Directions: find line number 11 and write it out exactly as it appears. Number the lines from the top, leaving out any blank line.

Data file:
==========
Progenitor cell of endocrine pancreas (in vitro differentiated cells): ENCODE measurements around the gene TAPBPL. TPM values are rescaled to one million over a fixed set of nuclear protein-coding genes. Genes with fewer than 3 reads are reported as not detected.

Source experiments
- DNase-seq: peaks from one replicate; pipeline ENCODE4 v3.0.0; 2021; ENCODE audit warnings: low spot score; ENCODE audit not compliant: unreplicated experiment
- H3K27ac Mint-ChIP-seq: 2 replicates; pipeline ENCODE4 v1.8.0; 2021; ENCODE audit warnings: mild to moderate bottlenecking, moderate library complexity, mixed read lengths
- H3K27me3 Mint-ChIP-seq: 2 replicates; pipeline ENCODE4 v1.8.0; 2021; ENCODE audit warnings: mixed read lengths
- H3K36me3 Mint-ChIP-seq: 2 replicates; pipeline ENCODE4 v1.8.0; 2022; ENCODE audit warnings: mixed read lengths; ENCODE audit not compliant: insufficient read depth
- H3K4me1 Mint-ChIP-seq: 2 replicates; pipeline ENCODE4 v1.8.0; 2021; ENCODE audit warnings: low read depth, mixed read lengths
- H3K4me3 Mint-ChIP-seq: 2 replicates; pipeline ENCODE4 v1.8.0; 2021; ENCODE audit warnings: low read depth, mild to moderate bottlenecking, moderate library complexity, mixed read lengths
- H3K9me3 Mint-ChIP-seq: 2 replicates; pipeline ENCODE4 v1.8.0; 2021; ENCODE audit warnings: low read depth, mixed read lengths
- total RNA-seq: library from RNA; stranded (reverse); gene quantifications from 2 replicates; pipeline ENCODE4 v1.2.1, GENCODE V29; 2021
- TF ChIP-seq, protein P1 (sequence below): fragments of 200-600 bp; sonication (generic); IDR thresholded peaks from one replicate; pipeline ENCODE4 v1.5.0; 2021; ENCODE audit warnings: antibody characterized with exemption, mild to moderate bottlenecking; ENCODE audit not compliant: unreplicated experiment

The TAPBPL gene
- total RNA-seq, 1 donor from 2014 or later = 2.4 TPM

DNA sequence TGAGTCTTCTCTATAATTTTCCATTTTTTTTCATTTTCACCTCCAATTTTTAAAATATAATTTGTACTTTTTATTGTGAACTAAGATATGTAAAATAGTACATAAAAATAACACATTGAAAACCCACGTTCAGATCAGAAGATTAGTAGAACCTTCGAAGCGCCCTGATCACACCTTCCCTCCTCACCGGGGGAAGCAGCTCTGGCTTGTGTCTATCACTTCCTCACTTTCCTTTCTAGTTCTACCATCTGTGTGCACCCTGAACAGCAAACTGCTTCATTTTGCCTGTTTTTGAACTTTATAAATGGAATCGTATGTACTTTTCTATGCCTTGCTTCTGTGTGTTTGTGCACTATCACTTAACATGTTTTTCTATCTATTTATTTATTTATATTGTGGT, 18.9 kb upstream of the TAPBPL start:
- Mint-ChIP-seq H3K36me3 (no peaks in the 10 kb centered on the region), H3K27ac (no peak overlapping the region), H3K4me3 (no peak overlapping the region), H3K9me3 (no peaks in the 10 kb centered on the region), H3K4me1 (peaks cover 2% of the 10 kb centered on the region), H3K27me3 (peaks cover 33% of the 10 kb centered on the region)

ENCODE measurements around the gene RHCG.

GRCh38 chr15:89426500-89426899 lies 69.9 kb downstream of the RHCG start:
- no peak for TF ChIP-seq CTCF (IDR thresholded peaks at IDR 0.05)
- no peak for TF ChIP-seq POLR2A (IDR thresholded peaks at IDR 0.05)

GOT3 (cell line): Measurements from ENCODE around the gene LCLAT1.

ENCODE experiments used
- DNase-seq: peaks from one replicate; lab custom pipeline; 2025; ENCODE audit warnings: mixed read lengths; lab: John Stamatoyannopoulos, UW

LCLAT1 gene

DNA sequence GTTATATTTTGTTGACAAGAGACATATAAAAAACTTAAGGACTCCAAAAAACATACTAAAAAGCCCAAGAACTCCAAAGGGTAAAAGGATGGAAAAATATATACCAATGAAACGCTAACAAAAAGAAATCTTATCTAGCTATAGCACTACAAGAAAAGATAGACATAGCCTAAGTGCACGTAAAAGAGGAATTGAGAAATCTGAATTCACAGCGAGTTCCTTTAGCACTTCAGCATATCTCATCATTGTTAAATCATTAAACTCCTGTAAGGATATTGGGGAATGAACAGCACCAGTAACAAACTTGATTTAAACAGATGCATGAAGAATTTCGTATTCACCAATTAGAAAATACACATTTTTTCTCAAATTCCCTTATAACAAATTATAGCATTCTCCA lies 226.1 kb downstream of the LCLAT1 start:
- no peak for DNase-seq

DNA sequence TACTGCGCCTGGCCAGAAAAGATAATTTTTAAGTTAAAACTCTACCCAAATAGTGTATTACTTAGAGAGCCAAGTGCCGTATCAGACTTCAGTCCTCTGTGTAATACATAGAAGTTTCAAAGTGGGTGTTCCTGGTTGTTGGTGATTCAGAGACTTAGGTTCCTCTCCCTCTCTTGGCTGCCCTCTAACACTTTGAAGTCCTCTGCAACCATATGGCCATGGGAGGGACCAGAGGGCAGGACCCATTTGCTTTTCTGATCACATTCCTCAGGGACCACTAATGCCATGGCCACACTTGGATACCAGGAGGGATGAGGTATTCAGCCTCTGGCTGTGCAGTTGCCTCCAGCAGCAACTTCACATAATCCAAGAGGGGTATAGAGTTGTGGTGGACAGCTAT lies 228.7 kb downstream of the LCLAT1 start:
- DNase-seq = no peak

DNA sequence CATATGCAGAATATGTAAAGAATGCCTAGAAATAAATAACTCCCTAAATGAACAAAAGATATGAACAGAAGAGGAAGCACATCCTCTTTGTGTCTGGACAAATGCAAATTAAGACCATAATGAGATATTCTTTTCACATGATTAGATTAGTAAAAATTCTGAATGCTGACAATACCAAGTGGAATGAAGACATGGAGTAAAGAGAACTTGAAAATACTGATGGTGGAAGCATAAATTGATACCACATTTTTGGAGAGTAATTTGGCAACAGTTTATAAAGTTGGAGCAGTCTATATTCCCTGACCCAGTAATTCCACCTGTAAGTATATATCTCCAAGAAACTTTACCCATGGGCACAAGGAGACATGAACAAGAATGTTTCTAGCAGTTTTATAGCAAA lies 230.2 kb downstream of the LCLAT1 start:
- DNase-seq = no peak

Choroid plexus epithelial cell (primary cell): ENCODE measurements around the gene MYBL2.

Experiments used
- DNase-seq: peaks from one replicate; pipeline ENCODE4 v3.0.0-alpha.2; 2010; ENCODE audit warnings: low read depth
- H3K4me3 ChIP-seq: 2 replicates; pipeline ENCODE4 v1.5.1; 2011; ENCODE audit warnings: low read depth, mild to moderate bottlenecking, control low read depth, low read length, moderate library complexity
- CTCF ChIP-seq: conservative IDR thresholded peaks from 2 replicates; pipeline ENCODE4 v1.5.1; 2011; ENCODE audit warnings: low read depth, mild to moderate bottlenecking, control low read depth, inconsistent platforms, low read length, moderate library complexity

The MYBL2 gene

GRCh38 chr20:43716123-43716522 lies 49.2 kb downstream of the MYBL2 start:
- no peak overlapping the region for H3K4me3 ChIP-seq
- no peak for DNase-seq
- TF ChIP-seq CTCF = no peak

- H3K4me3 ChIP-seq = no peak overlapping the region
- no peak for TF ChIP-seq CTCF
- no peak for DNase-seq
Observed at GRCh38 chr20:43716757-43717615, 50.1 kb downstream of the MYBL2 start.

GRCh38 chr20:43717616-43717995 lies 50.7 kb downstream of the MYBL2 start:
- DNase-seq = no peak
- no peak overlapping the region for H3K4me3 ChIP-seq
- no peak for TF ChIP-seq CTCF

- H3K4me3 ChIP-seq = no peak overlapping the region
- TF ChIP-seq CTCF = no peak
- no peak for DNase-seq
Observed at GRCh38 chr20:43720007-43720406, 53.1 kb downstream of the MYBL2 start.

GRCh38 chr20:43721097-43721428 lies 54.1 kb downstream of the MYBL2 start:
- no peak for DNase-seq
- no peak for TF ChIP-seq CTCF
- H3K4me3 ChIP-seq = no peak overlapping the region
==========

- TF ChIP-seq, protein P1 (sequence below): fragments of 200-600 bp; sonication (generic); IDR thresholded peaks from one replicate; pipeline ENCODE4 v1.5.0; 2021; ENCODE audit warnings: antibody characterized with exemption, mild to moderate bottlenecking; ENCODE audit not compliant: unreplicated experiment